Criminologists use what is known in the social sciences such as psychology sociology and criminal justice to understand why crimes are committed and to make efforts to prevent future occurrences of criminal acts. They use statistics to determine when crimes are most likely to occur and psychology and social patterns to analyze why crimes occur. Some criminologists do psychological profiling to try to determine what type of person would commit a crime.
With regard to education a bachelor's degree with a major in sociology psychology or criminal justice is the minimum level of education which can be sufficient if individuals also have practical experience working in law enforcement. However criminology is a competitive field and earning at least a two-year Master's degree will open up more job opportunities.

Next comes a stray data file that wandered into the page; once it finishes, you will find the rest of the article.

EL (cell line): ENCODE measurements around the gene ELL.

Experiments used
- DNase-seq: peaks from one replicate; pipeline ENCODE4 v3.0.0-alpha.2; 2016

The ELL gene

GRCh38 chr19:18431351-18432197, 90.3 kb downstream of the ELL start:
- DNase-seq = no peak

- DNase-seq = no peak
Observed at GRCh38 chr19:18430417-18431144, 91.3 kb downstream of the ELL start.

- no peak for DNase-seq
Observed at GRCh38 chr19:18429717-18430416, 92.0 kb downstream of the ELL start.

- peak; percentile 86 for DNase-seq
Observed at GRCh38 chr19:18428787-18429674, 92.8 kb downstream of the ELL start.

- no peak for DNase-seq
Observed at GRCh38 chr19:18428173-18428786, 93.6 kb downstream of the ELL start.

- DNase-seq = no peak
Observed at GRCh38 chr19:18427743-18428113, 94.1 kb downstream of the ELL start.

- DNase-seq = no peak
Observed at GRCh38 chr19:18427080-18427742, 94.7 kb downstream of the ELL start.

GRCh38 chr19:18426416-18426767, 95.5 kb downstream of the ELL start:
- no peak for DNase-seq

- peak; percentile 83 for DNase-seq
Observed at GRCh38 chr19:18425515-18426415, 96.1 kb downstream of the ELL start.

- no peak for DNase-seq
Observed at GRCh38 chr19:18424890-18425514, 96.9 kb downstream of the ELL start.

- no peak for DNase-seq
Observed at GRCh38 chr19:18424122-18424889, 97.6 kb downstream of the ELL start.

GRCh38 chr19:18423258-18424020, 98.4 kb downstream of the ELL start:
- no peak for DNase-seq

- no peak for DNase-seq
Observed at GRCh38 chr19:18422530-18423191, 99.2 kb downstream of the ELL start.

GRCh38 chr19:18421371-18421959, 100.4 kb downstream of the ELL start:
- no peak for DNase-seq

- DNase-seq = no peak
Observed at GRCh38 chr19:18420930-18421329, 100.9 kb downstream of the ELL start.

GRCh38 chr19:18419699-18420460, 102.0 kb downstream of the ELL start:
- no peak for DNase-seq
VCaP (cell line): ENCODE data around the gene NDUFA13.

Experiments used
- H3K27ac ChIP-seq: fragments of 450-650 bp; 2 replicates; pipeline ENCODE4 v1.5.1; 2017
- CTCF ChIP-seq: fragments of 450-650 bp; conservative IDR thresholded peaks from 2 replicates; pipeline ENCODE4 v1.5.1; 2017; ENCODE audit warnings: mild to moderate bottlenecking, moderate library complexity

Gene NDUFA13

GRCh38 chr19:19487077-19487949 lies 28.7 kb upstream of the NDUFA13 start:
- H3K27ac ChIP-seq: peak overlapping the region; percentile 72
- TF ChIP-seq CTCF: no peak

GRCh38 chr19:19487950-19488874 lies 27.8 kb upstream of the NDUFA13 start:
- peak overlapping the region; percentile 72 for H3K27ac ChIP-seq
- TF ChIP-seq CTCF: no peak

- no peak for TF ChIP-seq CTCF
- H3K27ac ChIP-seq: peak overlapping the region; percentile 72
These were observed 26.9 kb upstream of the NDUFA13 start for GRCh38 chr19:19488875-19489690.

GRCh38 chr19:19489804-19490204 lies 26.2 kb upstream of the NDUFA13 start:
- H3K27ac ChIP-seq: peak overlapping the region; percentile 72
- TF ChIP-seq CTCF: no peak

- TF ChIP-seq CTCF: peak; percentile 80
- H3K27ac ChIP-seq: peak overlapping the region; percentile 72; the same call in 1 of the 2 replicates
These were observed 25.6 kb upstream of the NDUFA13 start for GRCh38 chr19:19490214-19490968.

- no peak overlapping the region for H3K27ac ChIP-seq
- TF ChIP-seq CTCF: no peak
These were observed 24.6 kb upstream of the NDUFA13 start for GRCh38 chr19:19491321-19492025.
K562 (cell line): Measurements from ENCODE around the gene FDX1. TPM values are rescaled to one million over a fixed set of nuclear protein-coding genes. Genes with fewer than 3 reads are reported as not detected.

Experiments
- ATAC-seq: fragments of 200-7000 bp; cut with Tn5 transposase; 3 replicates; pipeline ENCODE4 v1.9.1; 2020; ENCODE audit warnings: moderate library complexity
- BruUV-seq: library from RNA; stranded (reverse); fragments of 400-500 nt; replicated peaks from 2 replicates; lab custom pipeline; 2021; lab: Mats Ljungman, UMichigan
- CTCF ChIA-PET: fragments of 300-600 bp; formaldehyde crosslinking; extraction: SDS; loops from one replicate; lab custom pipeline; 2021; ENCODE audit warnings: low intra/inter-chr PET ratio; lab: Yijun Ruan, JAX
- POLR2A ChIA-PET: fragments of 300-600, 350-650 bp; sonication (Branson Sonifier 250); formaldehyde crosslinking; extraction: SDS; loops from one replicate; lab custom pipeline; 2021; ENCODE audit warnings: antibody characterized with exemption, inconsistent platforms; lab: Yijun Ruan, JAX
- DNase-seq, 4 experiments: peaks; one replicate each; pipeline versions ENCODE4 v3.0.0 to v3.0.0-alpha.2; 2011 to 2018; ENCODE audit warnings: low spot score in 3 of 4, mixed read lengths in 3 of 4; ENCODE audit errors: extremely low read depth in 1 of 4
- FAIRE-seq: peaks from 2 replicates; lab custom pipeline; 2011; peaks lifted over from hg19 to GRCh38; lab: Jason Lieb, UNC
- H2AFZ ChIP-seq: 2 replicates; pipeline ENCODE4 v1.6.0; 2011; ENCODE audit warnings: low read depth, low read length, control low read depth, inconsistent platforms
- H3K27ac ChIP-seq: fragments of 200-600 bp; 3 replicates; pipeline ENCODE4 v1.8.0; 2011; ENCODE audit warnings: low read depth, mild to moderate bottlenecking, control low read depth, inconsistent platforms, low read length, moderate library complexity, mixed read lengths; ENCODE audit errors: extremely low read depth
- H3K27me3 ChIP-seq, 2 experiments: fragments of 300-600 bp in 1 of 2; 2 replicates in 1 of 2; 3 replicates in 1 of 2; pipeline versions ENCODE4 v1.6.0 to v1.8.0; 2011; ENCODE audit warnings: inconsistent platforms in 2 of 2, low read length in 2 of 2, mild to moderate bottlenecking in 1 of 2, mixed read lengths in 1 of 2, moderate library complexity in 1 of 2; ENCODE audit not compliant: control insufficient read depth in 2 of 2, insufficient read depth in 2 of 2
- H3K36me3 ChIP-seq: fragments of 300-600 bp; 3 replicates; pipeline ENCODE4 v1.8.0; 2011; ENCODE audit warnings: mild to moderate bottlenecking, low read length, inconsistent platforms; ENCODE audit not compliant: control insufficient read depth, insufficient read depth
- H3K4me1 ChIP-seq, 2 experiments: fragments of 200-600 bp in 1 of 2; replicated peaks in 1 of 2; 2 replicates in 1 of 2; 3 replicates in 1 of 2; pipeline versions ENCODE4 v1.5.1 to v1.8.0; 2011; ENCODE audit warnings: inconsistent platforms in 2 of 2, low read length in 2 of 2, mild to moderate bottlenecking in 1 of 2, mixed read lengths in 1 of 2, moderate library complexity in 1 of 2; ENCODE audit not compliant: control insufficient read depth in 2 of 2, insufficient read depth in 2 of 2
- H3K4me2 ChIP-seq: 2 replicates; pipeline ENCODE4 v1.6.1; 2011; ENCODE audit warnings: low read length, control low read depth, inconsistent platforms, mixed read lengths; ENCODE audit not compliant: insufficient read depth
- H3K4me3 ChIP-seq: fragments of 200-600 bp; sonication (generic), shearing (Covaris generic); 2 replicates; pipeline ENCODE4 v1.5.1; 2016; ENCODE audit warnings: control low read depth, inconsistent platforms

Criminologists should have a good background in statistics computer science and writing because they must not only analyze crime statistics but also write reports about crime in their jurisdictions. Many criminologists want to teach or conduct research at a university in which case they will need to earn a Ph.D. degree. Some states have licensing requirements for criminologists.
According to the website Criminaljusticeusa.com criminologists who do not work in university settings are usually employed by police departments medical examiner's offices courthouses or prisons. Some criminologists are involved with community initiatives designed to deter crime which may be funded by local state and federal criminal justice agencies.
The website Legal-criminal-justice-schools.com reports that entry-level salaries are approximately $30000 with a bachelor's degree and $55000 with a Master's degree. Some experienced criminologists with Ph.D. degrees earn as much as $100000 a year but these jobs are few and far between.